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Monday, June 24, 2024

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America's 'Radical Elders' continue their work for fairness, justice; SCOTUS upholds law disarming domestic abusers; Workplace adoption benefits help families, communities; Report examines barriers to successful post-prison re-entry in NC.

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A congresswoman celebrates Biden protections for mixed status families, Louisiana's Ten Commandments law faces an inevitable legal challenge, and a senator moves to repeal the strict 19th century anti-obscenity and anti-abortion Comstock Act.

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A Minnesota town claims the oldest rural Pride Festival while rural educators say they need support to teach kids social issues, rural businesses can suffer when dollar stores come to town and prairie states like South Dakota are getting help to protect grasslands.

Advocates for Iowans with disabilities push for higher income limits

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Monday, March 11, 2024   

Iowa lawmakers are being asked to make changes to the income laws for people with disabilities.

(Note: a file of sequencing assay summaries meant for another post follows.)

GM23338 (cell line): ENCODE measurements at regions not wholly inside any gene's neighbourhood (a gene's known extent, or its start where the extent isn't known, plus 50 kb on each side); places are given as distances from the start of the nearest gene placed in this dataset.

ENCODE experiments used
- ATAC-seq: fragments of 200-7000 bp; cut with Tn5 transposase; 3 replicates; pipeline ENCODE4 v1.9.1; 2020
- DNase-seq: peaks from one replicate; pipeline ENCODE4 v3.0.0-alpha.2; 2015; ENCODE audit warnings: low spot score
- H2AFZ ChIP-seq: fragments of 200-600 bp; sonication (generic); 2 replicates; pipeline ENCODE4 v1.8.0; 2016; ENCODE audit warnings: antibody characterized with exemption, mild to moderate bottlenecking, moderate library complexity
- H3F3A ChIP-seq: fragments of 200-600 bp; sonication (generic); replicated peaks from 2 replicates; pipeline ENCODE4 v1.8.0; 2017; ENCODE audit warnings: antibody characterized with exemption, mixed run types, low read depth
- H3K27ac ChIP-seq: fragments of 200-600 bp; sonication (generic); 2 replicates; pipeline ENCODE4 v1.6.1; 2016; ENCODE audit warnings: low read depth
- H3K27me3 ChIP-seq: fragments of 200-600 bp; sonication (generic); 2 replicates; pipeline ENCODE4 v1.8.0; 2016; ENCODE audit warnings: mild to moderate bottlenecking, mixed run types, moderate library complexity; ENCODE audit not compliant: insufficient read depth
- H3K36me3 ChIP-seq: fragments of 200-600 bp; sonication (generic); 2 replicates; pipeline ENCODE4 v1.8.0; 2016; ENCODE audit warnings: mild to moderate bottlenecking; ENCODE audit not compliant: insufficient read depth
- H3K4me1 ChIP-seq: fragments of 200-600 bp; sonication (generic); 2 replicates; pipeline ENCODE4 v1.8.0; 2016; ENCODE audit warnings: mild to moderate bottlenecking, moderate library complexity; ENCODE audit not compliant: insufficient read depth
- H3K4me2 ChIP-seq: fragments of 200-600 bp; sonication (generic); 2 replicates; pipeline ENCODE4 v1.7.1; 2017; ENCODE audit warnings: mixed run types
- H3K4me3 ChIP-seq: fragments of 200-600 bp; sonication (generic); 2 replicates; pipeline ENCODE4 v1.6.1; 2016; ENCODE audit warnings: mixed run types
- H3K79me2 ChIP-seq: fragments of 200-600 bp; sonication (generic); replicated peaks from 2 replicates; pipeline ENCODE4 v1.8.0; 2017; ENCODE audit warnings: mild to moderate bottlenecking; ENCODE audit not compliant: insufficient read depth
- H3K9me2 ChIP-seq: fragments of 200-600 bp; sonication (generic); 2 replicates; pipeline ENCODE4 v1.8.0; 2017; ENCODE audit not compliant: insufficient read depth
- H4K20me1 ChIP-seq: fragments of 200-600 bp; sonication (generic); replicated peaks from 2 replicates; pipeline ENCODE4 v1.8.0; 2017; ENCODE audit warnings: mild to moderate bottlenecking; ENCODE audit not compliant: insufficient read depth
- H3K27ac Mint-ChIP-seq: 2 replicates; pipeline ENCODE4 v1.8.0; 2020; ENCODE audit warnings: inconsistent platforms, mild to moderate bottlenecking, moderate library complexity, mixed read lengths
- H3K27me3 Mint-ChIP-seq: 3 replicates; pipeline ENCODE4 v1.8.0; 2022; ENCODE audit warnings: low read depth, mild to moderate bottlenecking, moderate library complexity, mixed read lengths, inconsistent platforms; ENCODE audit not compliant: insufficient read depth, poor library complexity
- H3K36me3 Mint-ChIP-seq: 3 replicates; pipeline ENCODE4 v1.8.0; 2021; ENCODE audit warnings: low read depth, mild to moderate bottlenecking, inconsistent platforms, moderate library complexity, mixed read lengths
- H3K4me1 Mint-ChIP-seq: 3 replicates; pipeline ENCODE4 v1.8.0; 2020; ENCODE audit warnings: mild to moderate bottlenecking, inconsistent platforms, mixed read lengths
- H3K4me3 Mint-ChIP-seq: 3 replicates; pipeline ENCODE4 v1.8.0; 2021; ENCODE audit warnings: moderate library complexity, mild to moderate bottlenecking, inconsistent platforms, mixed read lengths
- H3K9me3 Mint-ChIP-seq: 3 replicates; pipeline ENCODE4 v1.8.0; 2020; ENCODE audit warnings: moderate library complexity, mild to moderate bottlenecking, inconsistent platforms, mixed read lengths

Disabilities advocates are hold an event at the Statehouse tomorrow in support of House File 2589.

Also known as the "Work Without Worry" bill, it would raise the income limit and eliminate the asset ceiling for people with disabilities - allowing them to remain eligible for federal benefits.

Thirty-four-year-old Ben Grauer is quadriplegic and works at the University of Iowa. He said the measure would open the door to more employment for the 12,000 Iowans with disabilities who rely on Medicaid benefits.

"Yeah, it's hugely important," said Grauer. "Iowans with disabilities, myself included, want to work and are capable of working and contributing to society, and growing Iowa's economic base and contributing to the tax base."

Grauer said the current $51,000 income limit for a family discourages work for people with disabilities, who want jobs but need to retain their benefits as well.

Disabilities advocates are holding an all day event at the Capitol tomorrow, encouraging people who back the measure to talk to legislators and show their support.

HF 2589 would decouple the family and individual income limits, meaning an individual's income could be counted separately and not factor into the family total.

It would also remove the current $13,000 asset limit for a family to qualify for benefits.

Grauer said that would allow families to make better financial plans.

"That's certainly not very high," said Grauer. "And if we're thinking about wanting to save for your future or save for a vehicle or save for a house - which requires a large downpayment - a couple certainly can't make that downpayment based on an allowable asset limit of $13,000."

The bill would increase the allowable individual asset limit and boost the family limit to 450% of the Federal Poverty Level. HF 2589 awaits action in the Appropriations Committee.




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